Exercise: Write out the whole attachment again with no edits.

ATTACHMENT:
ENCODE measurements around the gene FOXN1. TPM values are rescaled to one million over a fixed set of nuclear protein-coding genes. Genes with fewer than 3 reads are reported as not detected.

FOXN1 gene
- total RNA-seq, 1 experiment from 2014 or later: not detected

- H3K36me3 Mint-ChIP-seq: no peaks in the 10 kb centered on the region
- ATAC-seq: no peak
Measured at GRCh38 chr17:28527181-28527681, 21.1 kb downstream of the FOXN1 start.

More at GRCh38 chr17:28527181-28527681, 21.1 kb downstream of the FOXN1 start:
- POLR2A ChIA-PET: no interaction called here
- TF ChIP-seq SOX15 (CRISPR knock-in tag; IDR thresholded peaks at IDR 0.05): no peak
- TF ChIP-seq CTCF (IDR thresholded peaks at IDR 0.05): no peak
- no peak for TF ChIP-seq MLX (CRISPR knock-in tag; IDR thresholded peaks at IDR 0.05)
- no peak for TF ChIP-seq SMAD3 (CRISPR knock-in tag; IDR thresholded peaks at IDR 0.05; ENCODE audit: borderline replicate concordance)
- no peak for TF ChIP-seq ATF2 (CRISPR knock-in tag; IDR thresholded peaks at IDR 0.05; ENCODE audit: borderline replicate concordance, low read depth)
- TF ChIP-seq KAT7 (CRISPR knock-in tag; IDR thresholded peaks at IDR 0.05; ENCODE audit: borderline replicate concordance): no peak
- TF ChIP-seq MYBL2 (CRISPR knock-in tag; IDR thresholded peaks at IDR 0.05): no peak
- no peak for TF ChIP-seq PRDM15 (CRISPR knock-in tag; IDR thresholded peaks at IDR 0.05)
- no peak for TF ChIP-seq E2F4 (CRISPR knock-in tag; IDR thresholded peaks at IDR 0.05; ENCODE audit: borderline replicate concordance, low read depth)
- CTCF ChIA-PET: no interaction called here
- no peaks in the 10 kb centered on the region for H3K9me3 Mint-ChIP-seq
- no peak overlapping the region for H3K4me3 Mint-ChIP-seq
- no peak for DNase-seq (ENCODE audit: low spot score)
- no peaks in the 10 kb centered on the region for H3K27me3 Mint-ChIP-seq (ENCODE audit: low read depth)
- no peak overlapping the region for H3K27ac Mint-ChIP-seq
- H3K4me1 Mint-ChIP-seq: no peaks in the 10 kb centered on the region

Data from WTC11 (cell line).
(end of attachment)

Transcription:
ENCODE measurements around the gene FOXN1. TPM values are rescaled to one million over a fixed set of nuclear protein-coding genes. Genes with fewer than 3 reads are reported as not detected.

FOXN1 gene
- total RNA-seq, 1 experiment from 2014 or later: not detected

- H3K36me3 Mint-ChIP-seq: no peaks in the 10 kb centered on the region
- ATAC-seq: no peak
Measured at GRCh38 chr17:28527181-28527681, 21.1 kb downstream of the FOXN1 start.

More at GRCh38 chr17:28527181-28527681, 21.1 kb downstream of the FOXN1 start:
- POLR2A ChIA-PET: no interaction called here
- TF ChIP-seq SOX15 (CRISPR knock-in tag; IDR thresholded peaks at IDR 0.05): no peak
- TF ChIP-seq CTCF (IDR thresholded peaks at IDR 0.05): no peak
- no peak for TF ChIP-seq MLX (CRISPR knock-in tag; IDR thresholded peaks at IDR 0.05)
- no peak for TF ChIP-seq SMAD3 (CRISPR knock-in tag; IDR thresholded peaks at IDR 0.05; ENCODE audit: borderline replicate concordance)
- no peak for TF ChIP-seq ATF2 (CRISPR knock-in tag; IDR thresholded peaks at IDR 0.05; ENCODE audit: borderline replicate concordance, low read depth)
- TF ChIP-seq KAT7 (CRISPR knock-in tag; IDR thresholded peaks at IDR 0.05; ENCODE audit: borderline replicate concordance): no peak
- TF ChIP-seq MYBL2 (CRISPR knock-in tag; IDR thresholded peaks at IDR 0.05): no peak
- no peak for TF ChIP-seq PRDM15 (CRISPR knock-in tag; IDR thresholded peaks at IDR 0.05)
- no peak for TF ChIP-seq E2F4 (CRISPR knock-in tag; IDR thresholded peaks at IDR 0.05; ENCODE audit: borderline replicate concordance, low read depth)
- CTCF ChIA-PET: no interaction called here
- no peaks in the 10 kb centered on the region for H3K9me3 Mint-ChIP-seq
- no peak overlapping the region for H3K4me3 Mint-ChIP-seq
- no peak for DNase-seq (ENCODE audit: low spot score)
- no peaks in the 10 kb centered on the region for H3K27me3 Mint-ChIP-seq (ENCODE audit: low read depth)
- no peak overlapping the region for H3K27ac Mint-ChIP-seq
- H3K4me1 Mint-ChIP-seq: no peaks in the 10 kb centered on the region

Data from WTC11 (cell line).